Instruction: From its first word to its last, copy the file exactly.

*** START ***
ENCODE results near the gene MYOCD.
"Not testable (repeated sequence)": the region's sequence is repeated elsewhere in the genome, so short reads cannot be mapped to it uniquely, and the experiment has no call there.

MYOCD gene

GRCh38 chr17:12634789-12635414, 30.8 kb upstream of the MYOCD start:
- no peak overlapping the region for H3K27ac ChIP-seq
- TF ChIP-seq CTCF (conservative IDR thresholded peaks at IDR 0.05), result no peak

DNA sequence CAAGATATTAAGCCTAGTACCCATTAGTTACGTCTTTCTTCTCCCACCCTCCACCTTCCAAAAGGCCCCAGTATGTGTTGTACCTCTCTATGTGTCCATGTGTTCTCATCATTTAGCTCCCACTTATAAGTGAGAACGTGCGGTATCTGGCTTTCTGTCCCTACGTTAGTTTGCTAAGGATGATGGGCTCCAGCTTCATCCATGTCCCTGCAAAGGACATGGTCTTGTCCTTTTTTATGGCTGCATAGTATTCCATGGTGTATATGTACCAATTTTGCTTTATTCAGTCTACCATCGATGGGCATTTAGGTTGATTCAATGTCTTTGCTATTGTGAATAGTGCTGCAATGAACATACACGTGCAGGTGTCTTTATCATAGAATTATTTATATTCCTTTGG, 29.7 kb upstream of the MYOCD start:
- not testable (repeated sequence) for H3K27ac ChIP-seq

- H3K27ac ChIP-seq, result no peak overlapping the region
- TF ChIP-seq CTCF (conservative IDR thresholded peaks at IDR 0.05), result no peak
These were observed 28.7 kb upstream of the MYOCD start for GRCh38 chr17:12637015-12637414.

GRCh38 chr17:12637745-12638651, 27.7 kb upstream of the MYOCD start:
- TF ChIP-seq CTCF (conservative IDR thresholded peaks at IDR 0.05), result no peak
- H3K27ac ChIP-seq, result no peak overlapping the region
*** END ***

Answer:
ENCODE results near the gene MYOCD.
"Not testable (repeated sequence)": the region's sequence is repeated elsewhere in the genome, so short reads cannot be mapped to it uniquely, and the experiment has no call there.

MYOCD gene

GRCh38 chr17:12634789-12635414, 30.8 kb upstream of the MYOCD start:
- no peak overlapping the region for H3K27ac ChIP-seq
- TF ChIP-seq CTCF (conservative IDR thresholded peaks at IDR 0.05), result no peak

DNA sequence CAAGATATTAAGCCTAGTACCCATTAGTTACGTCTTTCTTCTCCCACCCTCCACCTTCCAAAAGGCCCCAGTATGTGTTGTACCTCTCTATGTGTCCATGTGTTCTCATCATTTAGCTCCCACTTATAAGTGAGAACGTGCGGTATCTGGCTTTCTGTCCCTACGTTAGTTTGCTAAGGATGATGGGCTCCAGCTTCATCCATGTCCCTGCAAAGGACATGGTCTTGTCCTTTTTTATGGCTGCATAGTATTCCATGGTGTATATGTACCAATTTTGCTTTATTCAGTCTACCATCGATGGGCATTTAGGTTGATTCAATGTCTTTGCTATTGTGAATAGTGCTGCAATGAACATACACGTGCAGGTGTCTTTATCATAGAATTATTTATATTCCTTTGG, 29.7 kb upstream of the MYOCD start:
- not testable (repeated sequence) for H3K27ac ChIP-seq

- H3K27ac ChIP-seq, result no peak overlapping the region
- TF ChIP-seq CTCF (conservative IDR thresholded peaks at IDR 0.05), result no peak
These were observed 28.7 kb upstream of the MYOCD start for GRCh38 chr17:12637015-12637414.

GRCh38 chr17:12637745-12638651, 27.7 kb upstream of the MYOCD start:
- TF ChIP-seq CTCF (conservative IDR thresholded peaks at IDR 0.05), result no peak
- H3K27ac ChIP-seq, result no peak overlapping the region